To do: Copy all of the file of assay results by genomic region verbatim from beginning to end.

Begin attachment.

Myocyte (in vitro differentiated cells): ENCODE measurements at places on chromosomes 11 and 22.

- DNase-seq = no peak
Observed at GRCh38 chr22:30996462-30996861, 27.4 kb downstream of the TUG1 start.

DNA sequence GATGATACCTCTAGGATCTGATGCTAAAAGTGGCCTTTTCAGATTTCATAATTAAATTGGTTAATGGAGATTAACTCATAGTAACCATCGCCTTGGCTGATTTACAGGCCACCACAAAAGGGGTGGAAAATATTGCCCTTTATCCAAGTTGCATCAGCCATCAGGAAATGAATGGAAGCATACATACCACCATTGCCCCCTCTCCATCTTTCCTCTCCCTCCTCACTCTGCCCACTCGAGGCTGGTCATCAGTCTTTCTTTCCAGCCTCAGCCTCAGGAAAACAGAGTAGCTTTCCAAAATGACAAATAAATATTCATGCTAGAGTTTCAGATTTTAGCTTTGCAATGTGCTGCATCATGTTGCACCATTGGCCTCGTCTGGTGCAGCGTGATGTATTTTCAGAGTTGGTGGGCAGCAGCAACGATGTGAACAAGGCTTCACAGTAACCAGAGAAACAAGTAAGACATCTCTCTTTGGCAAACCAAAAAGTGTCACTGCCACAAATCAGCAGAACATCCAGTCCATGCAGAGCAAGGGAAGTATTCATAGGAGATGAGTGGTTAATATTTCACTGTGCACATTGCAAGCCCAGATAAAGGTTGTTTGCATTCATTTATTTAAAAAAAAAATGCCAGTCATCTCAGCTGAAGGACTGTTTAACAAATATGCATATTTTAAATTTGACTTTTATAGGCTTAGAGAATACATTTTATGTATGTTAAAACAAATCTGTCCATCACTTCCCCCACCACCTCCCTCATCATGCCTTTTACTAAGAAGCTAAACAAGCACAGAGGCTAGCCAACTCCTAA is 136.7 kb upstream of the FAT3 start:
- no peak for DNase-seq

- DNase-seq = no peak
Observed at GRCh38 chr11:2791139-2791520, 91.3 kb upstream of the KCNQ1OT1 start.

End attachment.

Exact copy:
Myocyte (in vitro differentiated cells): ENCODE measurements at places on chromosomes 11 and 22.

- DNase-seq = no peak
Observed at GRCh38 chr22:30996462-30996861, 27.4 kb downstream of the TUG1 start.

DNA sequence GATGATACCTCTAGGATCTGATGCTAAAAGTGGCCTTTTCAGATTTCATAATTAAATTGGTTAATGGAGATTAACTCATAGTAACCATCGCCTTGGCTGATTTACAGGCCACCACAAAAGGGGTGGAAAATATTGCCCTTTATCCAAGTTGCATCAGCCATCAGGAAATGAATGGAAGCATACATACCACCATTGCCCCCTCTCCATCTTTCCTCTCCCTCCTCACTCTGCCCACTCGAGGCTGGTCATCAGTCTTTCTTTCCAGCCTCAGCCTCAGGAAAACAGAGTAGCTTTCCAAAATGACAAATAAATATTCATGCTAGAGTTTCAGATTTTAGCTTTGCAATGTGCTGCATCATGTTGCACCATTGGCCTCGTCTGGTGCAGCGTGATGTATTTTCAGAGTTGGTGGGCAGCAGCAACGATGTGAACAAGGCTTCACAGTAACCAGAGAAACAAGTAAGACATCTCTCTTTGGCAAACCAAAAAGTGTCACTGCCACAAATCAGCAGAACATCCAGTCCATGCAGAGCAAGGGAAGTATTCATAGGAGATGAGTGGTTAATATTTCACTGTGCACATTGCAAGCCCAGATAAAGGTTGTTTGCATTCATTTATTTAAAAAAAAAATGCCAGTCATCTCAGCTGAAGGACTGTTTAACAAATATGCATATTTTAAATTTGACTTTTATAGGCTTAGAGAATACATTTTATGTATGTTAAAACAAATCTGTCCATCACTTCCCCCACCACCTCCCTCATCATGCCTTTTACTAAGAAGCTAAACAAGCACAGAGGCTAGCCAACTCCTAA is 136.7 kb upstream of the FAT3 start:
- no peak for DNase-seq

- DNase-seq = no peak
Observed at GRCh38 chr11:2791139-2791520, 91.3 kb upstream of the KCNQ1OT1 start.